The independent advisory space can sometimes be a bit like the town of Deadwood. It was empty once, but then a few telegraph poles went up, the railroad came through, and now prospectors, artisans and journeymen are arriving. Sometimes a path might become a road in a new town, and sometimes it might not. As order emerges out of anarchy, people rally around certain values, symbols and identities (say, whether or not they sell products or are held to a fiduciary standard). It's a world still wild enough that influential people can stamp it in their own image.
But trying to carve out a niche marketing services in this world comes fraught with challenges. Tom Bradley, the president of TD Ameritrade Institutional, is well aware of them. "If you get 100 advisors in a room and you ask them what's the best CRM system, you'll get 110 different opinions," Bradley says.
"We've begun to refer to it as 'the ecosystem' that supports RIAs," says Bernie Clark, executive vice president and head of Charles Schwab Advisor Services. "We used to look at it very much as private equity and capital that was coming into the space by way of holding companies or roll-up kind of ventures. But there are also a lot of purpose built companies now. Platforms being built, technologies, management systems, portfolio management systems, people like Microsoft and Salesforce who have become interested in building tools just for advisors."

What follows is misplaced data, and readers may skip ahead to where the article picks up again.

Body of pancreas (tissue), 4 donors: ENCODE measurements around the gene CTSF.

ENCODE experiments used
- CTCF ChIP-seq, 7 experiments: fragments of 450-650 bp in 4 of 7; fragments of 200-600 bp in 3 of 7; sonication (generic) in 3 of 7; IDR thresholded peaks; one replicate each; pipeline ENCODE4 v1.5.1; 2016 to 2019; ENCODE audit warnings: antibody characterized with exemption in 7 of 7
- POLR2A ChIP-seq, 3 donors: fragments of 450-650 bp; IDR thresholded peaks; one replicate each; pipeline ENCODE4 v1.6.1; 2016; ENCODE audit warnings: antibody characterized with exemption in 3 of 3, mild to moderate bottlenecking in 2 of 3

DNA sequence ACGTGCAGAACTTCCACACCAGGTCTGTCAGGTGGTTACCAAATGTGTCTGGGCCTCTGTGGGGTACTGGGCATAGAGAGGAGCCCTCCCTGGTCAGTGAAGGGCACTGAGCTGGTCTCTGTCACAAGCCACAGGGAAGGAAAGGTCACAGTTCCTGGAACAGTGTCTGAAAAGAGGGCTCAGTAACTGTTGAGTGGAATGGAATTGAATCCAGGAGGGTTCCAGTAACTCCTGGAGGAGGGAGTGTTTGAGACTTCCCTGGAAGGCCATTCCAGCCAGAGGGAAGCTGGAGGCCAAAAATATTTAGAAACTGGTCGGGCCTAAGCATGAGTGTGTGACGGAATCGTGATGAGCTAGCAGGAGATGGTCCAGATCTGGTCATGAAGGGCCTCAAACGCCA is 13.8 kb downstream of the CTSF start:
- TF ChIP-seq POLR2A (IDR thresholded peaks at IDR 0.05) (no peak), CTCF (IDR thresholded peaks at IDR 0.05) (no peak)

Add to that, he says, the companies offering outside help with IT, human resources, payroll, cloud computing and compliance. "There are more providers than ever before helping firms with their compliance," Clark says.
To that end, TD Ameritrade, Charles Schwab, Fidelity and Pershing, the large custodians in this space, are a bit like the prospectors selling pick axes at the gold rush. Except what they must offer are the most compelling back office propositions, research, consulting help, CRM applications, portfolio management software, mobile apps, etc. Some of this help involves nifty gadgets like iPad apps. And sometimes it's a matter of dealing with less sexy issues like regulatory guidance, especially in the wake of the Dodd-Frank Wall Street Reform and Consumer Protection Act.
With so many breakaway brokers in play and a lot of new independent RIAs who need help getting set up, it's the custodians' game to lose. Yet there's a paradox at the heart of the custodian sales pitch: They are selling the concept of organization to a clientele that in many cases is seeking freedom from it. Many of these RIAs have left the big Wall Street firms to sell themselves as artisans with their own way of doing things.
Fidelity rolled out an ambitious program two years ago in which it realigned its service desk so that advisors had a team to deal with, rather than a lot of disparate specialists with different phone numbers centered on different functions. At the center of that is the technology platform Wealth Central, which Fidelity launched in 2009. Mike Durbin, president of Fidelity Institutional Wealth Services, says the firm recently hit an important threshold when the number of Wealth Central users outpaced the number of those using its legacy system.